Choking, in my view, is what happens when someone faces a pressure situation and responds in an unusual and suboptimal way. Sometimes it’s more physical than mental – I know I missed a couple of wide open nets playing soccer back in the day — and sometimes it’s all mental. My opinion is that Yadier Molina choked when he decided to drop down a sac bunt in the top of the ninth inning down a run against the Padres last night.
Make no mistake: Molina had never before bunted in such a situation. Of the 42 sac bunt attempts he had made in his career, three had come with his team down a run. All three of those — one in 2005, one in 2006 and one in 2007* — had come with his team at home, when playing for the tie makes a lot more sense. They also all came when Molina was a lesser hitter than he is now.
So, Molina made a decision he wouldn’t normally make. It took place in the ninth inning of a big game with the Cardinals on the verge of being swept. And it hurt the Cardinals’ chances of winning (by drastically reducing the chances of a multi-run inning). That’s pretty much my definition of choking.
*(In case you were curious, he was successful on all three of those bunt attempts and two of them helped the Cardinals win the game. The 2005 bunt came in the seventh inning and led to a game-tying run, though given that two hits followed, one guesses they would have at least tied it regardless. In the 2006 game, Molina gave up the out in the ninth and the Cardinals went on to score two runs to win anyway. In the 2007 loss to the Pirates, Albert Pujols ended up popping up with the bases loaded to end it.)
Fortune Magazine has put out a list of The World’s Greatest Leaders. Not the greatest business leaders, not the greatest leaders in a given industry, but the Greatest Leaders, full stop. The greatest according to Fortune: The Cubs’ Theo Epstein.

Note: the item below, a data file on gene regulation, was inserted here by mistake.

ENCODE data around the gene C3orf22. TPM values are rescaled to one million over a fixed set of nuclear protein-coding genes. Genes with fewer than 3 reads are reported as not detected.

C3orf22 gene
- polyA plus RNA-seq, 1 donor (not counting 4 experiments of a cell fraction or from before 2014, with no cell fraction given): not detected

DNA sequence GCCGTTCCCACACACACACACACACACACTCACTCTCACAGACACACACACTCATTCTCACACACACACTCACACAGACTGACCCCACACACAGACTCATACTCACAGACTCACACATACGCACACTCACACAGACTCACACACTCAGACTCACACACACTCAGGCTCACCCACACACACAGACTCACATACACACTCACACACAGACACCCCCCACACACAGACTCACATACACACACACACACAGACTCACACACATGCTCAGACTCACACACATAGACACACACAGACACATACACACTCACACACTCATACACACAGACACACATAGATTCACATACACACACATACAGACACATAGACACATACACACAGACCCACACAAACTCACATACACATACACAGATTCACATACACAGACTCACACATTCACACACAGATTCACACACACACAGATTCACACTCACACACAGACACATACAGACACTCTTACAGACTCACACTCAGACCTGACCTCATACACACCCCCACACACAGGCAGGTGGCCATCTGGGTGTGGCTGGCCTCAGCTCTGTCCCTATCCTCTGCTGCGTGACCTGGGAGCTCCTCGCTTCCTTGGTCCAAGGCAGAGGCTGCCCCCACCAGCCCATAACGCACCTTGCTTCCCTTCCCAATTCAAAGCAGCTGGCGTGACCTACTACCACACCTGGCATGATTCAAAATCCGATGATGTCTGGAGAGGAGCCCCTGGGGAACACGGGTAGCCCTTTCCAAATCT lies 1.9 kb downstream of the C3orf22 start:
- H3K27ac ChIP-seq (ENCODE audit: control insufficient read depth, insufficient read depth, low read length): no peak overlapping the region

For some context, Pope Francis was third. Angela Merkel was 10th. Lebron James was the next greatest sports leader, ranked 11th. Take Fortune’s methodology with a grain of salt, however, given that it has John McCain above Merkel — what, exactly, does he lead now? — and Samantha Bee in the top 20.
So what makes Theo the world’s best leader according to Fortune?
The Cubs owe their success to a five-year rebuilding program that featured a concatenation of different leadership styles. The team thrived under the affable patience of owner Tom Ricketts, and, later, under the innovative eccentricity of manager Joe Maddon. But most important of all was the evolution of the club’s president for baseball operations, Theo Epstein, the wunderkind executive who realized he would need to grow as a leader in order to replicate in Chicago the success he’d had with the Boston Red Sox.
I don’t want to take anything away from what Theo has done — he’s a Hall of Fame executive already in my view — but I feel like maybe one needs to adjust for the fact that this is a baseball team we’re talking about. They’re the whole world to us and their brands are nationally and even world famous, but as an organization, sports teams are rather small. There are guys who run reasonably-sized HVAC companies with more employees than a baseball team and they don’t get the benefit of an antitrust exemption and a rule which allows them to get their pick of the best new employees if they had a bad year the year before.
Really, not trying to throw shade here, just thinking that being the spiritual father for 1.2 billion Catholics or running a foundation that serves 55 million needy children — like the woman who comes in at number 14 — is a bit of a tougher trick.
But this will make a great framed magazine article on Theo’s wall in Wrigley Field.
United States starter Marcus Stroman was named Most Valuable Player of the World Baseball Classic after helping lead the U.S. to its first ever WBC title on Wednesday night in an 8-0 victory over Puerto Rico. Stroman flirted with a no-hitter through six innings, but gave up a double to lead off the seventh before being relieved by Sam Dyson.
Stroman also pitched 4 2/3 scoreless innings against the Dominican Republic in Pool C play on March 11. He struggled in Pool F play against Puerto Rico last Friday, surrendering four runs in 4 2/3 innings.
The WBC MVP award understandably goes to a player of the winning team. However, Wladimir Balentien of the Netherlands deserves special mention. In 26 at-bats during the WBC, he hit a double and had a WBC-high four home runs, 12 RBI, and 12 runs scored while putting up a .615/.677/.1.115 batting line. That’s MVP-esque as far as this tournament is concerned.